Section 4. Objectives, Tasks and Schedules

Objectives and Tasks

Objective Task
1. Collect and radio tag adult steelhead in the Grande Ronde River for the natural environment group a. During September and October, catch steelhead in the lower Grande Ronde River with hook and line and implant a radio tag into each hatchery steelhead caught.
2. Track radio tagged steelhead in the Grande Ronde River a. Radio track (car or boat) the lower Grande Ronde River weekly from September 1 until December 1, and record location of radio tagged steelhead. Receive remote receiver data from University of Idaho and determine if radio tagged steelhead have passed thos
3. Assess hooking mortality of radio tagged steelhead in the Grande Ronde River a. After 14 days of “no movement” determined by radio tracking, snorkel the site to determine if the fish is alive or dead.
4. Collect adult steelhead at the Lyons Ferry Hatchery for the controlled environment research group a. Catch 50 adult steelhead at the Lyons Ferry Hatchery effluent with hook and line and mark and tag them (treatment group)
4. b. Catch 10 hatchery steelhead with hook and line at the Lyons Ferry Hatchery effluent and implant a “dummy” radio tag in them (control group for the fish tagged in the Grande Ronde River).
4. c. Net 50 adult steelhead from the trap at Lyons Ferry Hatchery and tag them (control group)
4. d. Transfer 110 (50 caught, +50 netted, +10 dummy tagged) steelhead to the Dayton acclimation pond
5. Assess fish survival/mortality in the acclimation pond in Dayton a. Monitor fish daily for 3 months in the acclimation pond in Dayton and record when a fish dies as well as it’s tag number.
6. Monitor water temperatures a. Install thermographs: 1) in the Grande Ronde River near the mouth where fish will be captured, 2) in the Dayton acclimation pond, and 3) in the Snake River adjacent to the Lyons Ferry fish hatchery.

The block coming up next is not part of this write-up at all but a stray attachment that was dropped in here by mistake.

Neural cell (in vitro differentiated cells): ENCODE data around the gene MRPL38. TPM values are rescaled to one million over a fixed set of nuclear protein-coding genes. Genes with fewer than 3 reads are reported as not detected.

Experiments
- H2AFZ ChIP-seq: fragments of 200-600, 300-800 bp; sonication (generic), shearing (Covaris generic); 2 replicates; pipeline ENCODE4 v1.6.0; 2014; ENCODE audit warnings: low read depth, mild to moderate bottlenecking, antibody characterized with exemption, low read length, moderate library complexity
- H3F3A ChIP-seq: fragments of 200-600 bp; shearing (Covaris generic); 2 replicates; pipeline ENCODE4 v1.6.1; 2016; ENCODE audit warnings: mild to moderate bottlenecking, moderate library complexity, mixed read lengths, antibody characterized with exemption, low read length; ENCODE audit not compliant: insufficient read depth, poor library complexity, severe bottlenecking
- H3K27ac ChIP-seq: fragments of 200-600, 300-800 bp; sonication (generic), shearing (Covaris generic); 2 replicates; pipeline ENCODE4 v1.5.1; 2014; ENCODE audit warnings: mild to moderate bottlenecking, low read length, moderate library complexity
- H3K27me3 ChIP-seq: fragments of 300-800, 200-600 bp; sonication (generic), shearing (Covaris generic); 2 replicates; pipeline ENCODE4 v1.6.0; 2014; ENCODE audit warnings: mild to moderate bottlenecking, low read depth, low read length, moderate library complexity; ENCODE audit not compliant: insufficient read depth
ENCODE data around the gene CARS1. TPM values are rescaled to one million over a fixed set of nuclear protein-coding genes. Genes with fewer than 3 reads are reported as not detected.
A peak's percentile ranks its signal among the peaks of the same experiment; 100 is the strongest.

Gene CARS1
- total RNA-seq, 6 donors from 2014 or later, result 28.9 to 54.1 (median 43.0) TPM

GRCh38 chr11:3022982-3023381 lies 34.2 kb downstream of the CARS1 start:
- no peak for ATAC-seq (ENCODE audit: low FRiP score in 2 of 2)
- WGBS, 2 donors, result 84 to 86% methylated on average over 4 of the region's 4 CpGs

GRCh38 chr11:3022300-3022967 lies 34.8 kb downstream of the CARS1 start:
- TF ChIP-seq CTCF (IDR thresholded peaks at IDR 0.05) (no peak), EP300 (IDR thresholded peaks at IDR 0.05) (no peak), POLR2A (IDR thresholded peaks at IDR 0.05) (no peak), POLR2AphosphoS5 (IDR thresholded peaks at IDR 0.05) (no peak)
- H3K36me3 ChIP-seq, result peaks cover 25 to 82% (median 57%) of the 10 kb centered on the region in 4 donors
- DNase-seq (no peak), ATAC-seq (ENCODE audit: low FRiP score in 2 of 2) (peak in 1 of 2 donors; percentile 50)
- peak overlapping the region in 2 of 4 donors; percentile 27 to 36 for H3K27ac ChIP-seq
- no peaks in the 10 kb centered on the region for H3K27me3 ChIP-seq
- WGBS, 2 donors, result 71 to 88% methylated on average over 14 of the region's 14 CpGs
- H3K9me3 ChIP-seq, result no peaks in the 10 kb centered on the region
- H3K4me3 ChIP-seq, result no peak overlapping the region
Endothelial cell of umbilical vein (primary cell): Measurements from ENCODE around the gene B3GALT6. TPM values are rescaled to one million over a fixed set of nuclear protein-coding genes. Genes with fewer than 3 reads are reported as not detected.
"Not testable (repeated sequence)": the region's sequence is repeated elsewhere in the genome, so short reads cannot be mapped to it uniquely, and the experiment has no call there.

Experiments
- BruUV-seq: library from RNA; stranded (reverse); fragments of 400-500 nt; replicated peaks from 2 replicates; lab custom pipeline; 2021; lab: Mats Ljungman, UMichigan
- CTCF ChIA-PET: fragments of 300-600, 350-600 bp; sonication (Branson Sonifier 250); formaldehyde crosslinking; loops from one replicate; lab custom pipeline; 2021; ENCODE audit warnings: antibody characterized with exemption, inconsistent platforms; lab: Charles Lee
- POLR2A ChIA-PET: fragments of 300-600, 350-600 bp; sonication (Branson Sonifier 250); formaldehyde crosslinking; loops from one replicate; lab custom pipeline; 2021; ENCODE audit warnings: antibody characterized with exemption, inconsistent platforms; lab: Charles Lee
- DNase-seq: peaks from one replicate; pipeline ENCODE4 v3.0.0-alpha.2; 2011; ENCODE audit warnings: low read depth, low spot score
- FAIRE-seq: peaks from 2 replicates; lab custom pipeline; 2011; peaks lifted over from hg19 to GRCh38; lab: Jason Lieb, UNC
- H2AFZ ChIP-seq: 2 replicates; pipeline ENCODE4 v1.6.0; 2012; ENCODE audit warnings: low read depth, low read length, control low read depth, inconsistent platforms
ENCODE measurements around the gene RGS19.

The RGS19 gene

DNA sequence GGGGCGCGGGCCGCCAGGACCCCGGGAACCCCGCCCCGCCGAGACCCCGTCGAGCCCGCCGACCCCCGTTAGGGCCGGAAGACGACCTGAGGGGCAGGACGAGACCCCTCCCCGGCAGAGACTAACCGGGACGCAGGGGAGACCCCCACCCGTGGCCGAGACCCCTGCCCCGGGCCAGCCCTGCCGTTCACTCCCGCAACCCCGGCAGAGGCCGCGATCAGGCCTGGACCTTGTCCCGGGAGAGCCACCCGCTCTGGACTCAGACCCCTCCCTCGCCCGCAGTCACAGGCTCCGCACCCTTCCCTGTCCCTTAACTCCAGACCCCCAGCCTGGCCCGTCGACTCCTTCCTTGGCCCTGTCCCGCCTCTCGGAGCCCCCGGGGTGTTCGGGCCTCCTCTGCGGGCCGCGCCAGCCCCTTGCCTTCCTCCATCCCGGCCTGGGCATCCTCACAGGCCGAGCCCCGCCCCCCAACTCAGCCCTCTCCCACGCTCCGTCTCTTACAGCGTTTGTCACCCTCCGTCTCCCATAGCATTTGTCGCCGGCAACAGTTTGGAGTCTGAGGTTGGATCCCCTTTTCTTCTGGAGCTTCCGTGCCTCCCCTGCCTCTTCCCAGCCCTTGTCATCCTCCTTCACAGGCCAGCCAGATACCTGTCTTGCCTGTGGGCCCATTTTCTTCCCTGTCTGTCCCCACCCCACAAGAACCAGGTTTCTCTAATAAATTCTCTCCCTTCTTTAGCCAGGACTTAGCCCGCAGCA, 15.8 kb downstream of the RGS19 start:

7. Report findings a. Compile, analyze, and report information to peer reviewed fishery journals, project managers and agencies.
7. b. Prepare a descriptive summary of the study and findings to be presented on the WDFW internet web page.
7. c. Present findings to the public and angling groups in open-house forums.

Objective Schedules and Costs

Objective Start Date End Date Measurable Biological Objectives Milestone FY 2000 Cost %
1 09/01/99 10/01/00 tag 50 steelhead in the Grande Ronde River x 30.0%
2 09/01/99 12/01/00 track 50 steelhead in the Grande Ronde River x 40.0%
3 09/01/99 12/01/00 Assesss hooking mortality of steelhead tagged in the Grande Ronde River x 5.0%
4 09/01/99 09/01/00 Collect 50 treatment and 50 control steelhead at LFH x 10.0%
5 09/01/99 12/01/00 Assess hooking mortality of steelhead in Dayton acclimation pond x 5.0%
6 09/01/99 11/01/99 Monitor water temperatures x 5.0%
7 09/01/99 06/01/01 Report findings x 5.0%


Section 5. Estimated Budget Summary

Itemized Budget

Item Note FY 2000 Cost
Personnel Fish Bio 2, 6 months. Tech 1, 3 months. (Project Manager 0.1 FTE, Principal Investigator 0.2 FTE) $ 43,500
Fringe 28.5% of Personnel Costs $ 13,398
Supplies 50 radio transmitters (@ $200), waders, rain gear, thermographs $ 15,000
Capital radio receiver ($15,000), one raft and trailer ($7,000), computer and printer ($3,000) $ 25,000